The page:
Annual Review & Outlook 2013: Halifax Port Authority

Karen OldfieldThe economic volatility of 2012 continues to affect cargo business around the world. Undoubtedly, this uncertainty will place added pressure on our carrier partners and all logistics operators including terminal, truck, rail, forwarders and integrators. We will need to work collaboratively together to generate better performance and network optimization.

The immediate performance of ports remains a top priority. Ports will need management flexibility within their performance standards to ramp up very quickly to handle unexpected diversions, such as those associated with Superstorm Sandy.

While trade has slowed, globalization continues. Canada and the EU are currently pursuing a Comprehensive Economic and Trade Agreement (CETA), and Canada has just recently joined the Pacific Alliance.

Across Atlantic Canada, an estimated $100 billion is being invested in major projects that will require containerized and a significant amount of breakbulk services.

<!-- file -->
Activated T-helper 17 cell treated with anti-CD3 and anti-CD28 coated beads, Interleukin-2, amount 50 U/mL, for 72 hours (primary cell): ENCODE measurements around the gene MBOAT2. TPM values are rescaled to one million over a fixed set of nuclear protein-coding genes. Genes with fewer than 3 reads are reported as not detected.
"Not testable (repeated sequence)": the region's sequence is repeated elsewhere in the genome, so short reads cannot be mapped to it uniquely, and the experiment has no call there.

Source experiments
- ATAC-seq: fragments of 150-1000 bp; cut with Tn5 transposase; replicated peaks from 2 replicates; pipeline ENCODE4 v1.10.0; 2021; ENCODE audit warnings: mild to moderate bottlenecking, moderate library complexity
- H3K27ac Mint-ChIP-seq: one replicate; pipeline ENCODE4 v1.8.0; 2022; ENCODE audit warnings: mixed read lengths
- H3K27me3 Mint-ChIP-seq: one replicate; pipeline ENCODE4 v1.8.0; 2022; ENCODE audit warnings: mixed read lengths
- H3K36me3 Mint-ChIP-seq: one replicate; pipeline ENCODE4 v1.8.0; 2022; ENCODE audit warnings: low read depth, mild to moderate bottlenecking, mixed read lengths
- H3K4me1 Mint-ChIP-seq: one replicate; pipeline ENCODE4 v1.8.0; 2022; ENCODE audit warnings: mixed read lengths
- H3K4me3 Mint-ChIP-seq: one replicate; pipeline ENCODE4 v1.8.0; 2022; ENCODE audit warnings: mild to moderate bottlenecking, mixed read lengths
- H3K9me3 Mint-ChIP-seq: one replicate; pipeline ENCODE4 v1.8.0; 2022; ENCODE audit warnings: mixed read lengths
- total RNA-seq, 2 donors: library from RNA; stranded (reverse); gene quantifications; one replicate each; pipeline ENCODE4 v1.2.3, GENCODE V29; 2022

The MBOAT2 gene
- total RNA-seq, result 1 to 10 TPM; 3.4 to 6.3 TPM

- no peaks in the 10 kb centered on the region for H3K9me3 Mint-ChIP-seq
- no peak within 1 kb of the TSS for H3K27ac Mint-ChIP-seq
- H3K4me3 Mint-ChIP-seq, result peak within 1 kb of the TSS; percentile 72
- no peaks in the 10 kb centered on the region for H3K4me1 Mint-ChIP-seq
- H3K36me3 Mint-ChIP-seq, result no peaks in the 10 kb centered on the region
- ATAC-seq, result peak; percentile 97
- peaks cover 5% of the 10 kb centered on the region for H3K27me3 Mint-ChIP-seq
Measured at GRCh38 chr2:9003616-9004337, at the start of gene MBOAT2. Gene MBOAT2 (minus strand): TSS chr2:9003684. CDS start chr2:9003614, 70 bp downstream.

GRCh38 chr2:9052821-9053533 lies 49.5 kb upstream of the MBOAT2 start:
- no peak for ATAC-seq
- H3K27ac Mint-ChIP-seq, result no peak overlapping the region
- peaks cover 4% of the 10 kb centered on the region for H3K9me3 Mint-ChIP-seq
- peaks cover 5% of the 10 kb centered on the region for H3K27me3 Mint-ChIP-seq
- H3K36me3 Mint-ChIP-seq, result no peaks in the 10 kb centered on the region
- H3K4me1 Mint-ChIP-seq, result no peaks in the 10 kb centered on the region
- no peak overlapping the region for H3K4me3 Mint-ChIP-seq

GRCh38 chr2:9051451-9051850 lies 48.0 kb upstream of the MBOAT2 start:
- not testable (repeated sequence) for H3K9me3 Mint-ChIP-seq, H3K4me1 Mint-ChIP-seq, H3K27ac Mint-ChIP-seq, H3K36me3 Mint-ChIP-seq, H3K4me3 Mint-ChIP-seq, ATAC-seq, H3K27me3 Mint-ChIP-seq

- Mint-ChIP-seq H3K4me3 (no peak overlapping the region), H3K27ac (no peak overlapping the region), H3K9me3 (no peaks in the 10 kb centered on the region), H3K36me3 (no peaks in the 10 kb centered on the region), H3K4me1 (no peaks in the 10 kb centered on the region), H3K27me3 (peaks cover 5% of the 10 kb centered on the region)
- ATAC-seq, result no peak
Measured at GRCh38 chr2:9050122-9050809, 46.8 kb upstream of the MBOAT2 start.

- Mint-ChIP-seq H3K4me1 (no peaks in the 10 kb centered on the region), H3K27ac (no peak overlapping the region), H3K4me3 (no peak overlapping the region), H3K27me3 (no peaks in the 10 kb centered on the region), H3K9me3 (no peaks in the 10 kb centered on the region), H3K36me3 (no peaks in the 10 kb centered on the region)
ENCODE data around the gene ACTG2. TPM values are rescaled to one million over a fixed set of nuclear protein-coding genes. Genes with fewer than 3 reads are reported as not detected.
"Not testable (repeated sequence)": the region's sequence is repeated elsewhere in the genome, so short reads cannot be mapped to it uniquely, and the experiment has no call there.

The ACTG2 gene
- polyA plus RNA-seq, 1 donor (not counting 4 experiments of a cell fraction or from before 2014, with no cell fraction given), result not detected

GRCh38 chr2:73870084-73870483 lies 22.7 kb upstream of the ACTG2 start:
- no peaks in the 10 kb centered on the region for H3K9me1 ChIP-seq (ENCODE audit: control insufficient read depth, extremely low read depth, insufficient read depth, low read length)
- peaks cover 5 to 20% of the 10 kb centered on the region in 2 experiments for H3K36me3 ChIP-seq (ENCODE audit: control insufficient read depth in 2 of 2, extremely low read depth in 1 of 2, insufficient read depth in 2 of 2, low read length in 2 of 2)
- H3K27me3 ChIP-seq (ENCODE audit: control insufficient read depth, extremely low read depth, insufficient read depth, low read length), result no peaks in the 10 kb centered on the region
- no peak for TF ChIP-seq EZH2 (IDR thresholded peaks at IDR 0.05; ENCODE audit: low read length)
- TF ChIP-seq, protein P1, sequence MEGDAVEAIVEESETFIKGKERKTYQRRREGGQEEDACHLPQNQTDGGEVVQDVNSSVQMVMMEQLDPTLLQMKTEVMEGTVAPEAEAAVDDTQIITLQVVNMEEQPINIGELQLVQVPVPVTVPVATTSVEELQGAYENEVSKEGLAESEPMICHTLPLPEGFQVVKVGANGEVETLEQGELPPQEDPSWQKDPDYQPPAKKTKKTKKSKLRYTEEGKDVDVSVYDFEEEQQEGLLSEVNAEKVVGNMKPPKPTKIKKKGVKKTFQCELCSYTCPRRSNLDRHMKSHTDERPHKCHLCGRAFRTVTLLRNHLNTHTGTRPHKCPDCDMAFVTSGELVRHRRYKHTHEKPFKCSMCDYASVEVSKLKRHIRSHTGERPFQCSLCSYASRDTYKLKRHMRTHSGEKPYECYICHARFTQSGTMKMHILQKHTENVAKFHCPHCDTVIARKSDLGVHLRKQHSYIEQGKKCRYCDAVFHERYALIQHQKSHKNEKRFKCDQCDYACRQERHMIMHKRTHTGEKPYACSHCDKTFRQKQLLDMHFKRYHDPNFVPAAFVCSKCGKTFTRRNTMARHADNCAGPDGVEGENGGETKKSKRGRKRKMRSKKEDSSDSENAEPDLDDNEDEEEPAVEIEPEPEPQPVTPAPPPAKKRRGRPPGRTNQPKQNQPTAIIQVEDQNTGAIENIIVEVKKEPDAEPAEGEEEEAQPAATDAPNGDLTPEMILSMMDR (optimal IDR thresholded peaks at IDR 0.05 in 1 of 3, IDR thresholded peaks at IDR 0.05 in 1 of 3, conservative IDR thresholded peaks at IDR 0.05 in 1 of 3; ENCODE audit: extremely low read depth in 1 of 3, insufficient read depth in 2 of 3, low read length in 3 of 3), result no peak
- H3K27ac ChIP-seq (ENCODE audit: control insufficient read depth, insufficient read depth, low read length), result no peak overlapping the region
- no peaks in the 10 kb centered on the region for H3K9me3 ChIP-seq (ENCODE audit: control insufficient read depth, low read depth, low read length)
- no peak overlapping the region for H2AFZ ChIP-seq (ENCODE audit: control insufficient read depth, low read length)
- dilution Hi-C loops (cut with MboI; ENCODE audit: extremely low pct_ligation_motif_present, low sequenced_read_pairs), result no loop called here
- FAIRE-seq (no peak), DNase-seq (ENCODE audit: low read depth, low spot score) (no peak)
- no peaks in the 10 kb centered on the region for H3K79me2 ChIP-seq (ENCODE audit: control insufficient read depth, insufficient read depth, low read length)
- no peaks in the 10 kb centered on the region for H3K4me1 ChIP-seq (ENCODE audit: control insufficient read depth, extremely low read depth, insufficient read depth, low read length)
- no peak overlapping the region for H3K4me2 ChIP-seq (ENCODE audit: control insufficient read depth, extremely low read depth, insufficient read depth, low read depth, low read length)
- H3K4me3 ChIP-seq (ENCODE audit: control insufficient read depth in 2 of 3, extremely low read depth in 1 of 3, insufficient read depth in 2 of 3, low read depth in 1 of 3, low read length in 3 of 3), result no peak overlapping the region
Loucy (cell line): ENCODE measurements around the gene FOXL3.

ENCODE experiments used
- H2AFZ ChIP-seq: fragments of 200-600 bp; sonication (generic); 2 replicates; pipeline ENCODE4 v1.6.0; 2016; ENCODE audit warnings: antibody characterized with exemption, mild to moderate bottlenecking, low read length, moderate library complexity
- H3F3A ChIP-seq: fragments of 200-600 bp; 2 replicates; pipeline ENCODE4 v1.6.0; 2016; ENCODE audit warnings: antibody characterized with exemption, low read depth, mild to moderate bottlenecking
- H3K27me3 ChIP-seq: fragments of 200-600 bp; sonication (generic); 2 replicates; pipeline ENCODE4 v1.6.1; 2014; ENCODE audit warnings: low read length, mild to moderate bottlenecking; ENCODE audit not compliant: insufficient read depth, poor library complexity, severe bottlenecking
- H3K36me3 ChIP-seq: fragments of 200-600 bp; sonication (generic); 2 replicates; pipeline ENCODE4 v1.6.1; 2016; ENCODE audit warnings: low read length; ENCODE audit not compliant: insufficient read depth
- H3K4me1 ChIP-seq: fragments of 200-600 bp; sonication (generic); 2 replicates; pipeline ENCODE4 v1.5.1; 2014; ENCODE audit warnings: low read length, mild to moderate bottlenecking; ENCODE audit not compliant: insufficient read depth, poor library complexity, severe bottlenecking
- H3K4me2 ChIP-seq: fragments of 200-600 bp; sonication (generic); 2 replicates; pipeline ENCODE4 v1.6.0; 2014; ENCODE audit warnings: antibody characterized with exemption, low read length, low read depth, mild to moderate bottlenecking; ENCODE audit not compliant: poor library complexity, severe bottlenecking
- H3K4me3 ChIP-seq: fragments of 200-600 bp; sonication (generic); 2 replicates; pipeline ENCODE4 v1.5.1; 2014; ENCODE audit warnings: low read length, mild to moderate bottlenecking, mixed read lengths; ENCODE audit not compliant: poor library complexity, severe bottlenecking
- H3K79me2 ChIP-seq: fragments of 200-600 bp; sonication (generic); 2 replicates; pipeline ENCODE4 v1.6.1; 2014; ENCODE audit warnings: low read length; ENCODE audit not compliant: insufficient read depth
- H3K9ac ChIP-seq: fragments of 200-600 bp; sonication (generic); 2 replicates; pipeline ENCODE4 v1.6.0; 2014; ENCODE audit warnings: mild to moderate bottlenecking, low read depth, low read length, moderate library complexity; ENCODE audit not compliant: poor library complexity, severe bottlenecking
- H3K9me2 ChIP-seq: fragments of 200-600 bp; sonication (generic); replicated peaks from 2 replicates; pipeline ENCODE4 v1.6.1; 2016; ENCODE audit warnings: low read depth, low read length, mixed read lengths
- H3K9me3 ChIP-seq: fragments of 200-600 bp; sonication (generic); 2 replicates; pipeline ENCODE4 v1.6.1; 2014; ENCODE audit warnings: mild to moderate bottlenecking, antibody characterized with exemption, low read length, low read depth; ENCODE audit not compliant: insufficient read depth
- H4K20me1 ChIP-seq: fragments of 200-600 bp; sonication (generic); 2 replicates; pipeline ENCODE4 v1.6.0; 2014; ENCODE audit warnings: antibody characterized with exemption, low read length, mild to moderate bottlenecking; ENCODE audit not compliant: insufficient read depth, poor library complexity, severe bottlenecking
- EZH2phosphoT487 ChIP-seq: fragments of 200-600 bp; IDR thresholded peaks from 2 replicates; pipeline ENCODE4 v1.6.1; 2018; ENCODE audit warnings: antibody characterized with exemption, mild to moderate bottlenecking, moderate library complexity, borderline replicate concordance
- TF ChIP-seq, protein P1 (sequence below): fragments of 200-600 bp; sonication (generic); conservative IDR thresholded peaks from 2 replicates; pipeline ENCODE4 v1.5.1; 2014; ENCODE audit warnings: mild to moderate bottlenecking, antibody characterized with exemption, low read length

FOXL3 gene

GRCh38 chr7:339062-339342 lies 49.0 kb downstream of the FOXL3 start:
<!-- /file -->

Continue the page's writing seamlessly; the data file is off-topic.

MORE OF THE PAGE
Port authorities and private enterprise must work together to look at ways they can cost share infrastructure upgrades and enhancements. The planning and build-out of infrastructure needs to continue. Level of service agreements among all the port service providers must evolve to ensure the integrity of the supply chain at every step of the way.

Major Canadian ports are working together to further strengthen our policy framework, including regarding the movement of empty containers between Canadian ports and to simplify Canada’s foreign trade zone regulations.

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